Nearly 79 percent of nonprofit hiring managers surveyed by The Chronicle say their groups do not have a policy governing social-network use by employees—even though all but 5 percent of those managers also say that their organizations use networks like Facebook, Twitter, and LinkedIn.
Of the 100 respondents to a survey conducted by The Chronicle in the fall via the Web site SurveyMonkey.com, nearly 57 percent of nonprofit hiring managers said they use social networks to gather volunteers, and 48 percent said they recruit paid workers that way.
In addition, more than 12 percent said they use social networks for recruiting board members.
The most popular sites used by respondents’ organizations were Facebook (used by just under 87 percent), Twitter (used by nearly 66 percent), and LinkedIn (just under 64 percent), with MySpace and Ning tying at just over 13 percent each.
Respondents to The Chronicle’s survey said they use social networks largely to promote activities (such as fund-raising events), to recruit volunteers, and to screen job candidates. One respondent said that on two occasions, job candidates were rejected because of material they had posted on their Facebook pages.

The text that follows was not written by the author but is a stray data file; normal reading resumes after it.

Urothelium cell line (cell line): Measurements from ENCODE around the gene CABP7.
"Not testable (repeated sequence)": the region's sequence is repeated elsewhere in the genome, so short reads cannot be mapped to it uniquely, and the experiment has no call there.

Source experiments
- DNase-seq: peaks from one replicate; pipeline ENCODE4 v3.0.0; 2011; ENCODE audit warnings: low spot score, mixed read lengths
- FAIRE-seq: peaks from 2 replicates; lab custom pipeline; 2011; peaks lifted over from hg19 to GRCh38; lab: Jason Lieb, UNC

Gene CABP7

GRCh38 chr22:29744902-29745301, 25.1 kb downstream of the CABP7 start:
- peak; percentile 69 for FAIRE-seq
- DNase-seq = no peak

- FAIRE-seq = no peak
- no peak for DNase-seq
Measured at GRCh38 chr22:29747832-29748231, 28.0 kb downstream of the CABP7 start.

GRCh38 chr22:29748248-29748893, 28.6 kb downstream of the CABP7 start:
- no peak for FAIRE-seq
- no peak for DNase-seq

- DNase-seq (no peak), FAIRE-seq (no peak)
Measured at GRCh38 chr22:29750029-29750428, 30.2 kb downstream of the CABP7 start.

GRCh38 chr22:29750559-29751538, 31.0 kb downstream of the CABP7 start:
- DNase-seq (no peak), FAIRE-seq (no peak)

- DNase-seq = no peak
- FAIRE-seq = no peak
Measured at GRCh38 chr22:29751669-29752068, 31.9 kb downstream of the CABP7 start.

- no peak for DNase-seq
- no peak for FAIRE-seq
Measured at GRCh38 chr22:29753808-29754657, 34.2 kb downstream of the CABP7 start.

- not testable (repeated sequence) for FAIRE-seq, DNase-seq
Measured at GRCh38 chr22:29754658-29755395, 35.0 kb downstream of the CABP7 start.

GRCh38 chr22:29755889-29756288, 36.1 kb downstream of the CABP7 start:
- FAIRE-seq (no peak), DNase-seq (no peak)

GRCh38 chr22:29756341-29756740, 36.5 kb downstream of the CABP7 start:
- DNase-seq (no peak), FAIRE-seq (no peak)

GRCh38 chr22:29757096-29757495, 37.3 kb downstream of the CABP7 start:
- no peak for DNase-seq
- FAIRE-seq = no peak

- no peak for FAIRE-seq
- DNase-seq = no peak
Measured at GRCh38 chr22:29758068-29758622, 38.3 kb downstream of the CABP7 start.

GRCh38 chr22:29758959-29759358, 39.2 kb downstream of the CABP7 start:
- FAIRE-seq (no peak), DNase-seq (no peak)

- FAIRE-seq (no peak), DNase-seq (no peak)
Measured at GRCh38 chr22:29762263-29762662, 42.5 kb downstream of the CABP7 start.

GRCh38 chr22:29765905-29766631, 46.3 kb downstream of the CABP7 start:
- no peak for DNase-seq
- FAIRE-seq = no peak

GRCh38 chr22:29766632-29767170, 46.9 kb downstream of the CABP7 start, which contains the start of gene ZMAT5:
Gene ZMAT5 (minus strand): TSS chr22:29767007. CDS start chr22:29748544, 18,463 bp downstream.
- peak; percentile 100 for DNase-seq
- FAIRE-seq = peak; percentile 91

The results echo those found in a survey released in August by CareerBuilder of 2,600 people in charge of hiring at both nonprofit and for-profit organizations.
That survey found that 45 percent of managers used social networks to conduct research on job candidates. Of those managers, 35 percent said they had found comments, photos, or other items on candidates’ social-networking sites that caused them not to hire those people.
The same study also found that 18 percent of the hiring managers who vetted candidates with the help of online social networks found content on job seekers’ online profiles that contributed to their decision to hire those candidates.